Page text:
THE BLOG
07/19/2010 10:34 am ET Updated May 25, 2011

Fundraising in Rural America

All too often, when we think of fundraising, we focus on efforts and resources that are really only applicable to metropolitan settings. Foundations are more likely to be located in cities, and traditional fundraisers, such as galas and auctions, cater to an urban crowd. It is important to recognize that the same issues addressed in more heavily populated areas also impact rural communities - and the need for fundraising in these areas is crucial.

As the national association and accrediting body for Children's Advocacy Centers around the country, a large percentage of our members serve these rural communities where the issue of child abuse is ever more apparent. Like so many other organizations, rural-serving Children's Advocacy Centers may not be able to take the same approach to raising funds and awareness of their cause, and innovative methods must be employed.

An April, 2010, article from the Association of Fundraising Professionals' (AFP) introduced some challenges fundraisers face in rural settings. These challenges are based on the findings of a study conducted by the Center on Philanthropy at Indiana University. Researchers found that although people from rural communities are less likely to give than those from urban communities, when they do give, they donate a higher percentage of their income than do their urban counterparts.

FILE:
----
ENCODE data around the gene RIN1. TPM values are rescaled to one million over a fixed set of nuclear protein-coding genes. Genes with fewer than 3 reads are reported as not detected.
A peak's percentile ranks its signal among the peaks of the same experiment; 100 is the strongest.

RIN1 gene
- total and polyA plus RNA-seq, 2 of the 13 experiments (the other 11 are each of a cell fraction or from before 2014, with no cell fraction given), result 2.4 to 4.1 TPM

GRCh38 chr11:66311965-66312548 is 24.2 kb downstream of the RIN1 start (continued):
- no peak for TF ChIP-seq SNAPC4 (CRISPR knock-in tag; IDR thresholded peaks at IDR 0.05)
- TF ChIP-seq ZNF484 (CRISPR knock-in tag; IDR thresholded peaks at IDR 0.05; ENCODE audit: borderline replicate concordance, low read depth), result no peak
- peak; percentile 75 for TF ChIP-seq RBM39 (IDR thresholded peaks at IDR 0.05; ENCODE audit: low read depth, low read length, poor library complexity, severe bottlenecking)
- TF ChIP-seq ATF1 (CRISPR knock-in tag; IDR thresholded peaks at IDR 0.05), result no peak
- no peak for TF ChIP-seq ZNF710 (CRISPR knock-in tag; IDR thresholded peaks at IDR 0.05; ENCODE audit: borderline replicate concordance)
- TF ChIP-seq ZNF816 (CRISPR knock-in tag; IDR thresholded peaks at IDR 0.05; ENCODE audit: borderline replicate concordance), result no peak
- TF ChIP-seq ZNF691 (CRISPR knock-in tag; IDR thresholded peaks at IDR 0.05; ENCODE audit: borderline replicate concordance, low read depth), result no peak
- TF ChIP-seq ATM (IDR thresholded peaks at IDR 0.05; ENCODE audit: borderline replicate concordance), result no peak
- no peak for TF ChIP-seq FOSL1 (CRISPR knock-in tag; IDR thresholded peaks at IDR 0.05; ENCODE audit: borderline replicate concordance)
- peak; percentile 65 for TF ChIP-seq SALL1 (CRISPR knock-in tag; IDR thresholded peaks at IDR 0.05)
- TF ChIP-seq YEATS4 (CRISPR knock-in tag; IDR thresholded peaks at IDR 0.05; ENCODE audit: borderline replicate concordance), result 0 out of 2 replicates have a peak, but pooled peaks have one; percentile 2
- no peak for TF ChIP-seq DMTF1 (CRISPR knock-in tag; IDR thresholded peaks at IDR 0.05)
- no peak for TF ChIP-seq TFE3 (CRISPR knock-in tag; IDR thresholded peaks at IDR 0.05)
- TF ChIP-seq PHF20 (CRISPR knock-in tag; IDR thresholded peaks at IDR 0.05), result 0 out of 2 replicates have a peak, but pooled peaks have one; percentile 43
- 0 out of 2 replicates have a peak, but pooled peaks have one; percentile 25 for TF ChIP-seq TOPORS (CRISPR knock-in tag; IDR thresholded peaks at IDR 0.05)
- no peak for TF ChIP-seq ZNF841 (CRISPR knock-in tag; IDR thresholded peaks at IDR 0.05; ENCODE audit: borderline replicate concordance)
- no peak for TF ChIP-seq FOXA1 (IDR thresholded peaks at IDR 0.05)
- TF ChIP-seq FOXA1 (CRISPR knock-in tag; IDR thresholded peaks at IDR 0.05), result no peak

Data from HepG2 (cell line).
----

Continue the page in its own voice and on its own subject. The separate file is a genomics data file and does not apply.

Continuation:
Interestingly, researchers found that "for both urban and rural residents, the amount contributed is closely related to some of the same factors that are associated with the probability of giving: being a college graduate, being married, frequency of religious attendance, level of wealth, level of income and itemizing charitable deductions." Knowing that a college education is a factor associated with giving, it is important for fundraisers in rural settings to inform college educated people about the work being done to service a population in need.

Researchers also found that rural donors share common beliefs and values about charitable giving. They express that:
•Those with more should help those with less (equity of responsibility) -- giving is a form of reciprocity for benefits received
•Giving is a way to express religious beliefs
•Nonprofit organizations are more effective in delivering services than government agencies.

While this insight is encouraging for rural fundraisers, it does not decrease the many challenges rural-serving charities face, especially in a difficult financial climate. Research such as the study produced by the AFP can help rural fundraisers come up with new methods for engaging donors. The sharing of best practices among these organizations is another method for inspiring innovation and achieving fundraising success. We at National Children's Alliance encourage our members to share their fundraising challenges and success stories across fields, believing that the more we know, the more success we will achieve.